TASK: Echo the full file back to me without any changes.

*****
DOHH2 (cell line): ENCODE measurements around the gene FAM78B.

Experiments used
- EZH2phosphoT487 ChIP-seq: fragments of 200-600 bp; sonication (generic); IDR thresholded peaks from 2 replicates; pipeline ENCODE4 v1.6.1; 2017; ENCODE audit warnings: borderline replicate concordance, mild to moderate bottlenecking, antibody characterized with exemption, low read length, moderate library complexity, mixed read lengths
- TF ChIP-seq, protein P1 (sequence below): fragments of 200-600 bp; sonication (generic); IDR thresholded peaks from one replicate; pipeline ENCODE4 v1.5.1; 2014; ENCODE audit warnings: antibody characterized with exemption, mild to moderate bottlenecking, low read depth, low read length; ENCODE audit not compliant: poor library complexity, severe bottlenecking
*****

DOHH2 (cell line): ENCODE measurements around the gene FAM78B.

Experiments used
- EZH2phosphoT487 ChIP-seq: fragments of 200-600 bp; sonication (generic); IDR thresholded peaks from 2 replicates; pipeline ENCODE4 v1.6.1; 2017; ENCODE audit warnings: borderline replicate concordance, mild to moderate bottlenecking, antibody characterized with exemption, low read length, moderate library complexity, mixed read lengths
- TF ChIP-seq, protein P1 (sequence below): fragments of 200-600 bp; sonication (generic); IDR thresholded peaks from one replicate; pipeline ENCODE4 v1.5.1; 2014; ENCODE audit warnings: antibody characterized with exemption, mild to moderate bottlenecking, low read depth, low read length; ENCODE audit not compliant: poor library complexity, severe bottlenecking